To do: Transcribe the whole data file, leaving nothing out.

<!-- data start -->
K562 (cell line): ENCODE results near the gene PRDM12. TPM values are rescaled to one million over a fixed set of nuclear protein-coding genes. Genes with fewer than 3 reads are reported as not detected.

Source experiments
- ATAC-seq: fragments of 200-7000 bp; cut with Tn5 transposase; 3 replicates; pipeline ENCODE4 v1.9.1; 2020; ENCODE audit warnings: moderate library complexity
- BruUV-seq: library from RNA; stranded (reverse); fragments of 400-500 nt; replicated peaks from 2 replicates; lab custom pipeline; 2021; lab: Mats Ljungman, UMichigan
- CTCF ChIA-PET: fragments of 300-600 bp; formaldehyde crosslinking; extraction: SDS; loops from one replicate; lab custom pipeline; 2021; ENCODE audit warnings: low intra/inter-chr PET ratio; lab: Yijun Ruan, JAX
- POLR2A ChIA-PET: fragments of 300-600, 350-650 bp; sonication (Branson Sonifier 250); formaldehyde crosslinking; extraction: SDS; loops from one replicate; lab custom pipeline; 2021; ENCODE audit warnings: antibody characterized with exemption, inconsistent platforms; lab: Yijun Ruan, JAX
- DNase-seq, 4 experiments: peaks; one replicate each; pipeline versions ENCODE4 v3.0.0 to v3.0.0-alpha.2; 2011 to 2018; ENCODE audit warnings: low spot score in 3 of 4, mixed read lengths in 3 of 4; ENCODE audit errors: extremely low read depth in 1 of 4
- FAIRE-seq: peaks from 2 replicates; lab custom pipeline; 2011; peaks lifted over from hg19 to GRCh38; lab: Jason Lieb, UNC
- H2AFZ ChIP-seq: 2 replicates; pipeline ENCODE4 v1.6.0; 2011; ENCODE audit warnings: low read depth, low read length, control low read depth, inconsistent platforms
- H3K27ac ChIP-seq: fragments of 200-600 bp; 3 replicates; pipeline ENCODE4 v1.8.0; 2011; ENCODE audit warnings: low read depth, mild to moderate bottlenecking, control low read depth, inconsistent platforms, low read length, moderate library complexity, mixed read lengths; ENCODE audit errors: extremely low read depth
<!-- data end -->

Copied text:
K562 (cell line): ENCODE results near the gene PRDM12. TPM values are rescaled to one million over a fixed set of nuclear protein-coding genes. Genes with fewer than 3 reads are reported as not detected.

Source experiments
- ATAC-seq: fragments of 200-7000 bp; cut with Tn5 transposase; 3 replicates; pipeline ENCODE4 v1.9.1; 2020; ENCODE audit warnings: moderate library complexity
- BruUV-seq: library from RNA; stranded (reverse); fragments of 400-500 nt; replicated peaks from 2 replicates; lab custom pipeline; 2021; lab: Mats Ljungman, UMichigan
- CTCF ChIA-PET: fragments of 300-600 bp; formaldehyde crosslinking; extraction: SDS; loops from one replicate; lab custom pipeline; 2021; ENCODE audit warnings: low intra/inter-chr PET ratio; lab: Yijun Ruan, JAX
- POLR2A ChIA-PET: fragments of 300-600, 350-650 bp; sonication (Branson Sonifier 250); formaldehyde crosslinking; extraction: SDS; loops from one replicate; lab custom pipeline; 2021; ENCODE audit warnings: antibody characterized with exemption, inconsistent platforms; lab: Yijun Ruan, JAX
- DNase-seq, 4 experiments: peaks; one replicate each; pipeline versions ENCODE4 v3.0.0 to v3.0.0-alpha.2; 2011 to 2018; ENCODE audit warnings: low spot score in 3 of 4, mixed read lengths in 3 of 4; ENCODE audit errors: extremely low read depth in 1 of 4
- FAIRE-seq: peaks from 2 replicates; lab custom pipeline; 2011; peaks lifted over from hg19 to GRCh38; lab: Jason Lieb, UNC
- H2AFZ ChIP-seq: 2 replicates; pipeline ENCODE4 v1.6.0; 2011; ENCODE audit warnings: low read depth, low read length, control low read depth, inconsistent platforms
- H3K27ac ChIP-seq: fragments of 200-600 bp; 3 replicates; pipeline ENCODE4 v1.8.0; 2011; ENCODE audit warnings: low read depth, mild to moderate bottlenecking, control low read depth, inconsistent platforms, low read length, moderate library complexity, mixed read lengths; ENCODE audit errors: extremely low read depth